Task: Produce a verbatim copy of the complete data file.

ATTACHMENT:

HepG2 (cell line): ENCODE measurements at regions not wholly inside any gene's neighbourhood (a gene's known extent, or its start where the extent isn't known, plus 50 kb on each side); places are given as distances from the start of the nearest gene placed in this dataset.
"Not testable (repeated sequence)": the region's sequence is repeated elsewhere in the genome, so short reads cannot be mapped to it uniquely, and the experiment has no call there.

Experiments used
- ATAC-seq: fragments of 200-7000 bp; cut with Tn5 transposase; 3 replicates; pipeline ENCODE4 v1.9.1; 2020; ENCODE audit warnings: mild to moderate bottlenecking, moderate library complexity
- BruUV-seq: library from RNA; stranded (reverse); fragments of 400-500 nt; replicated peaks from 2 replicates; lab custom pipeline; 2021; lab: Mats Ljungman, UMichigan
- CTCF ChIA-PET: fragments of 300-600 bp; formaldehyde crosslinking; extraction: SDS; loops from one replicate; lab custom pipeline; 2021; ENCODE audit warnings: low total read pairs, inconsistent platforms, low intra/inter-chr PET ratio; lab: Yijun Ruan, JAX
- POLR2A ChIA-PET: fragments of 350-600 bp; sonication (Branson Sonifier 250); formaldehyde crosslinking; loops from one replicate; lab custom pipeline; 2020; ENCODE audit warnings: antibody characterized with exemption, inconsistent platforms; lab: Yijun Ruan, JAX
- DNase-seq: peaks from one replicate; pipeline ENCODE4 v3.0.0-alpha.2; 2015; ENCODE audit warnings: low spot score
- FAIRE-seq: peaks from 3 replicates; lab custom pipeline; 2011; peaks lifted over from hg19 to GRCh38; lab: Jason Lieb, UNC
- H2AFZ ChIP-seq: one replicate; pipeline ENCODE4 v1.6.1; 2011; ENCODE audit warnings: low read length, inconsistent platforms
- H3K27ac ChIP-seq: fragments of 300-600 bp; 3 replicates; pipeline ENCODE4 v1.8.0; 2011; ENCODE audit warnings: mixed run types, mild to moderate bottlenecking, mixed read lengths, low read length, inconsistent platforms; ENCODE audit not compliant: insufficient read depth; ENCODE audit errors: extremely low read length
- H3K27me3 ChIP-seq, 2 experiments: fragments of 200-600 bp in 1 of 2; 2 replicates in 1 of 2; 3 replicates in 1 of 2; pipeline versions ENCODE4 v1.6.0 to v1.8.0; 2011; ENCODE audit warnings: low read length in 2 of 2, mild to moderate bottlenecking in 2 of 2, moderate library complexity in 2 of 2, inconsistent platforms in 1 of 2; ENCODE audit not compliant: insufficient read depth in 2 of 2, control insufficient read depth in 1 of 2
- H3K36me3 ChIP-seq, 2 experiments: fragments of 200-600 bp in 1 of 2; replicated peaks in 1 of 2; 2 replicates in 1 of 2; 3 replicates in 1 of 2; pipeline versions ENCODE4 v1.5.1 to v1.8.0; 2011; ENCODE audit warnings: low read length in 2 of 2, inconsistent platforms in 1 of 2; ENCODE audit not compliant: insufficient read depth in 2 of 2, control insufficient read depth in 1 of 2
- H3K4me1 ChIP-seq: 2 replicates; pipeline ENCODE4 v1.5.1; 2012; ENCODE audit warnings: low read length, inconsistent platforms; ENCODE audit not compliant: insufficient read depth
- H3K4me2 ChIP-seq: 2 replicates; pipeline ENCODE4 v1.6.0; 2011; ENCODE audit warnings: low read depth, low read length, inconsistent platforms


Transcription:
HepG2 (cell line): ENCODE measurements at regions not wholly inside any gene's neighbourhood (a gene's known extent, or its start where the extent isn't known, plus 50 kb on each side); places are given as distances from the start of the nearest gene placed in this dataset.
"Not testable (repeated sequence)": the region's sequence is repeated elsewhere in the genome, so short reads cannot be mapped to it uniquely, and the experiment has no call there.

Experiments used
- ATAC-seq: fragments of 200-7000 bp; cut with Tn5 transposase; 3 replicates; pipeline ENCODE4 v1.9.1; 2020; ENCODE audit warnings: mild to moderate bottlenecking, moderate library complexity
- BruUV-seq: library from RNA; stranded (reverse); fragments of 400-500 nt; replicated peaks from 2 replicates; lab custom pipeline; 2021; lab: Mats Ljungman, UMichigan
- CTCF ChIA-PET: fragments of 300-600 bp; formaldehyde crosslinking; extraction: SDS; loops from one replicate; lab custom pipeline; 2021; ENCODE audit warnings: low total read pairs, inconsistent platforms, low intra/inter-chr PET ratio; lab: Yijun Ruan, JAX
- POLR2A ChIA-PET: fragments of 350-600 bp; sonication (Branson Sonifier 250); formaldehyde crosslinking; loops from one replicate; lab custom pipeline; 2020; ENCODE audit warnings: antibody characterized with exemption, inconsistent platforms; lab: Yijun Ruan, JAX
- DNase-seq: peaks from one replicate; pipeline ENCODE4 v3.0.0-alpha.2; 2015; ENCODE audit warnings: low spot score
- FAIRE-seq: peaks from 3 replicates; lab custom pipeline; 2011; peaks lifted over from hg19 to GRCh38; lab: Jason Lieb, UNC
- H2AFZ ChIP-seq: one replicate; pipeline ENCODE4 v1.6.1; 2011; ENCODE audit warnings: low read length, inconsistent platforms
- H3K27ac ChIP-seq: fragments of 300-600 bp; 3 replicates; pipeline ENCODE4 v1.8.0; 2011; ENCODE audit warnings: mixed run types, mild to moderate bottlenecking, mixed read lengths, low read length, inconsistent platforms; ENCODE audit not compliant: insufficient read depth; ENCODE audit errors: extremely low read length
- H3K27me3 ChIP-seq, 2 experiments: fragments of 200-600 bp in 1 of 2; 2 replicates in 1 of 2; 3 replicates in 1 of 2; pipeline versions ENCODE4 v1.6.0 to v1.8.0; 2011; ENCODE audit warnings: low read length in 2 of 2, mild to moderate bottlenecking in 2 of 2, moderate library complexity in 2 of 2, inconsistent platforms in 1 of 2; ENCODE audit not compliant: insufficient read depth in 2 of 2, control insufficient read depth in 1 of 2
- H3K36me3 ChIP-seq, 2 experiments: fragments of 200-600 bp in 1 of 2; replicated peaks in 1 of 2; 2 replicates in 1 of 2; 3 replicates in 1 of 2; pipeline versions ENCODE4 v1.5.1 to v1.8.0; 2011; ENCODE audit warnings: low read length in 2 of 2, inconsistent platforms in 1 of 2; ENCODE audit not compliant: insufficient read depth in 2 of 2, control insufficient read depth in 1 of 2
- H3K4me1 ChIP-seq: 2 replicates; pipeline ENCODE4 v1.5.1; 2012; ENCODE audit warnings: low read length, inconsistent platforms; ENCODE audit not compliant: insufficient read depth
- H3K4me2 ChIP-seq: 2 replicates; pipeline ENCODE4 v1.6.0; 2011; ENCODE audit warnings: low read depth, low read length, inconsistent platforms